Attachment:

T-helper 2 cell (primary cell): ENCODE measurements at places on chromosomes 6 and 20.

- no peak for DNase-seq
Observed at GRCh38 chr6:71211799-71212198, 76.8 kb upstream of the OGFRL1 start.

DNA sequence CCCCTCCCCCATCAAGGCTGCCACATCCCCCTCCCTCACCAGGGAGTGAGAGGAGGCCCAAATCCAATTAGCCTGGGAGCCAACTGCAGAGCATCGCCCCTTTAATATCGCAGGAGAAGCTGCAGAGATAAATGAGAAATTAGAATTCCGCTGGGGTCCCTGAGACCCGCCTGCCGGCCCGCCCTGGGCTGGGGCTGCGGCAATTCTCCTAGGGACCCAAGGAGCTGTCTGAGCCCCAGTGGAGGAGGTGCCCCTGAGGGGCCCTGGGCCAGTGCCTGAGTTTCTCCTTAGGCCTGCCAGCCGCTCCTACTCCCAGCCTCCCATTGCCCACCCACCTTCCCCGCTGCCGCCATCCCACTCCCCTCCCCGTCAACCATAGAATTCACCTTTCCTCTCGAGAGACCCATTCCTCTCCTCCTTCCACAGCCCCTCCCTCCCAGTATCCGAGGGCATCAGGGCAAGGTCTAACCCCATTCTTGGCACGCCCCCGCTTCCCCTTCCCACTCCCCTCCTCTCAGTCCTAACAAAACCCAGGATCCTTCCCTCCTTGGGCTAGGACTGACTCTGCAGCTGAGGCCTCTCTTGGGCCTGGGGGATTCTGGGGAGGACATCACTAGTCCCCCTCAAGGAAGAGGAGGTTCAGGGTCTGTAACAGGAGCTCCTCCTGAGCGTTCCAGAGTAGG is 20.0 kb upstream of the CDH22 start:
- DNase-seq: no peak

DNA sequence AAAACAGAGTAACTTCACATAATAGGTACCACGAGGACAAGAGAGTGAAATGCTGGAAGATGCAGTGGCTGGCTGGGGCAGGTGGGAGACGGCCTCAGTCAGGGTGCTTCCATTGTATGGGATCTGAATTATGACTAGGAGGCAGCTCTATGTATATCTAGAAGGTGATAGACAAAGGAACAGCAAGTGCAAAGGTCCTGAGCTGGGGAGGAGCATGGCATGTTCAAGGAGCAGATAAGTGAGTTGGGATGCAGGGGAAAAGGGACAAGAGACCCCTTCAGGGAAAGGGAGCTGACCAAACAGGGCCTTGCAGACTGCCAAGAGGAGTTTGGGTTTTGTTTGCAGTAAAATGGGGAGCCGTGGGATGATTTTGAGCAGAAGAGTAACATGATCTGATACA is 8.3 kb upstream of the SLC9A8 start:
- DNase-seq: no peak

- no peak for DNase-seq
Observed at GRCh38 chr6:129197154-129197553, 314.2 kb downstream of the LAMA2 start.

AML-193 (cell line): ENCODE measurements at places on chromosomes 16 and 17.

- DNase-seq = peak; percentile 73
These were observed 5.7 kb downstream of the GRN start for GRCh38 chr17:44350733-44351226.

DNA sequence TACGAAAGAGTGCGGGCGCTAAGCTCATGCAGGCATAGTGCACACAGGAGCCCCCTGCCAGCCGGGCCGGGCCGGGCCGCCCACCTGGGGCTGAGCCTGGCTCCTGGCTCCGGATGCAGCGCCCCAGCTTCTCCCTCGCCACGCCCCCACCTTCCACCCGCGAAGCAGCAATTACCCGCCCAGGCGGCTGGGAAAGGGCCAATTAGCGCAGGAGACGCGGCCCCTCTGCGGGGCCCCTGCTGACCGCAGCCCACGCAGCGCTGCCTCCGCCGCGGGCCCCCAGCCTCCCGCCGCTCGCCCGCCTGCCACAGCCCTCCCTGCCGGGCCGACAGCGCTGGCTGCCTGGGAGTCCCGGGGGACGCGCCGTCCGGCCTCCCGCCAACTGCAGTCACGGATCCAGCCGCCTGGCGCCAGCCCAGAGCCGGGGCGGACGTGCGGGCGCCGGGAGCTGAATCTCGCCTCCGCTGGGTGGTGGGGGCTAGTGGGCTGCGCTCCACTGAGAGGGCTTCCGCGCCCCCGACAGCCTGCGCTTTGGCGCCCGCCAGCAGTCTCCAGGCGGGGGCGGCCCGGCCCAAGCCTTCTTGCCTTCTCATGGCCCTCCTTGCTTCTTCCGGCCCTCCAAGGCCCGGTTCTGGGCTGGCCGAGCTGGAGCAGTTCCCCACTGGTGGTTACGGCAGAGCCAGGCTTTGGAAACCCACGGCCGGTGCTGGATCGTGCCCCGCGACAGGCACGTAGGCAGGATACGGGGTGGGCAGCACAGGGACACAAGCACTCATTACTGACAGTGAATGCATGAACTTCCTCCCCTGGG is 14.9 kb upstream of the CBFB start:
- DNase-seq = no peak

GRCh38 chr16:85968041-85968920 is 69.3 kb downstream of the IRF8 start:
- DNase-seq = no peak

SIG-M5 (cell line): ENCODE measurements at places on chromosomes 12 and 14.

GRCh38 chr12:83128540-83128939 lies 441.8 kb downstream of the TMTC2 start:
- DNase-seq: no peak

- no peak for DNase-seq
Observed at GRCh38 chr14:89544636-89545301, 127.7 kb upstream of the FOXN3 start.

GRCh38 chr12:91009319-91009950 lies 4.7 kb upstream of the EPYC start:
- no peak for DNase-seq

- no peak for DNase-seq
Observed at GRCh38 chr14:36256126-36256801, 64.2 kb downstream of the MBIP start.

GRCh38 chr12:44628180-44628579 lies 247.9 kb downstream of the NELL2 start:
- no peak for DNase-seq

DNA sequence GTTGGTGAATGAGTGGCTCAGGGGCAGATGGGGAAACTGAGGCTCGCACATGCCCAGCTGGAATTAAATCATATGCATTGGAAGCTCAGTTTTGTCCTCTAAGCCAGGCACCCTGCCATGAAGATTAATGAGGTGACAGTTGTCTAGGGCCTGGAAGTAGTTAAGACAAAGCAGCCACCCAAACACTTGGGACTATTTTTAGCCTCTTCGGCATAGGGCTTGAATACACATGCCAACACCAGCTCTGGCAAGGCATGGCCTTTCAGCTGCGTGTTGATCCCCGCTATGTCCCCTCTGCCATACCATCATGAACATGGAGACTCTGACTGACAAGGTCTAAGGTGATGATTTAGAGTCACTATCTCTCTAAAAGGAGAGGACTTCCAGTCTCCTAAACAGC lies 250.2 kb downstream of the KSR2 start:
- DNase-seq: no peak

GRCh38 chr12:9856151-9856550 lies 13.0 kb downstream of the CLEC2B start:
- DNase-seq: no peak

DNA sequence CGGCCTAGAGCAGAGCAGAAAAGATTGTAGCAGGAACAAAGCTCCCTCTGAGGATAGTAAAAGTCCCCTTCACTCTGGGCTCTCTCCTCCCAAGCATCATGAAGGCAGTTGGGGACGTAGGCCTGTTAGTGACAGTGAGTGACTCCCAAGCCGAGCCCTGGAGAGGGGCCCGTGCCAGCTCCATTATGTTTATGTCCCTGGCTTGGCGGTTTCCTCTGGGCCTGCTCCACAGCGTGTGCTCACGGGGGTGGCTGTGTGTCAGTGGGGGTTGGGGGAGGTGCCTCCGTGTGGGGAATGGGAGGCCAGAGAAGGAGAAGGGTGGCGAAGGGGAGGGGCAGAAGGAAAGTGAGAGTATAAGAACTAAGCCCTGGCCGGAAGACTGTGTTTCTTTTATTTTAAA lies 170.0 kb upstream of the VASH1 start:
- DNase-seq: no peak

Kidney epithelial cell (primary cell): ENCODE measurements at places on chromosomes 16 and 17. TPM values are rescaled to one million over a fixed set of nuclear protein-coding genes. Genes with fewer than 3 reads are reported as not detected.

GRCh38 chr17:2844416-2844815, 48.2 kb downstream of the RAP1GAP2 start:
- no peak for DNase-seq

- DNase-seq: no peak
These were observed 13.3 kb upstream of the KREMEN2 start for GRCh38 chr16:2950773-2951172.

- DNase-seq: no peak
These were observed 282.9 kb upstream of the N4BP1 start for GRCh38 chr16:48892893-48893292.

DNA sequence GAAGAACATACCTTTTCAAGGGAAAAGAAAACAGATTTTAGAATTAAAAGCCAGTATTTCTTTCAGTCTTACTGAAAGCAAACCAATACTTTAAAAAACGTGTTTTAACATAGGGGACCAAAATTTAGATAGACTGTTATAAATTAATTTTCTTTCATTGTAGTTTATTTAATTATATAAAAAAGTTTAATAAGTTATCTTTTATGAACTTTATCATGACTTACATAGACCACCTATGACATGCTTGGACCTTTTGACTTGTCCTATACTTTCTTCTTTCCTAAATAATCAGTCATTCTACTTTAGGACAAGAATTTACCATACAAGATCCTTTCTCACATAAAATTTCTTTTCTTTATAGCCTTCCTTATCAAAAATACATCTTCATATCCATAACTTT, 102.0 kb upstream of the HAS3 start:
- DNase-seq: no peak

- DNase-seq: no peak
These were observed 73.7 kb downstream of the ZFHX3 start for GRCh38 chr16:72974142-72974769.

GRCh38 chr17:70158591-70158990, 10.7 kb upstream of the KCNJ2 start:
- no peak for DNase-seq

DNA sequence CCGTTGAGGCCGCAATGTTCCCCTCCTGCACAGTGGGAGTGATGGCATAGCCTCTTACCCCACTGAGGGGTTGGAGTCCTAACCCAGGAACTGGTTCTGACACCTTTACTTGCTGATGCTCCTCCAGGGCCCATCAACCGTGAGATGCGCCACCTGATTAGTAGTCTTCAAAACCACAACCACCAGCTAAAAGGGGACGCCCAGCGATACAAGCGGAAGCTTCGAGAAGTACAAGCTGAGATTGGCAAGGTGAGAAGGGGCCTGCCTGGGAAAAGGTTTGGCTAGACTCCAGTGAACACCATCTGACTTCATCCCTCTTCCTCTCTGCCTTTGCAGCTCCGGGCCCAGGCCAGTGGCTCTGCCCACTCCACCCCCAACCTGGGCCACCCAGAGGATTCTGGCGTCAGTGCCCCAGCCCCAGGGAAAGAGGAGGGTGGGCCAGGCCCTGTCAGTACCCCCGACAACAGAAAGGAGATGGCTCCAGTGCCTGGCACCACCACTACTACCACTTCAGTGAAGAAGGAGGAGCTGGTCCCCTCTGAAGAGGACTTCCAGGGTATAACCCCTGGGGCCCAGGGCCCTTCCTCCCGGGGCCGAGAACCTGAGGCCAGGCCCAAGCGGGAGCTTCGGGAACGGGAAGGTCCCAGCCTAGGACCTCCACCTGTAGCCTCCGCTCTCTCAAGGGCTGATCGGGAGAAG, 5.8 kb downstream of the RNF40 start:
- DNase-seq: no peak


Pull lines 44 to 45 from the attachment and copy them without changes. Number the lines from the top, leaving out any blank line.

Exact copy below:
These were observed 73.7 kb downstream of the ZFHX3 start for GRCh38 chr16:72974142-72974769.

GRCh38 chr17:70158591-70158990, 10.7 kb upstream of the KCNJ2 start: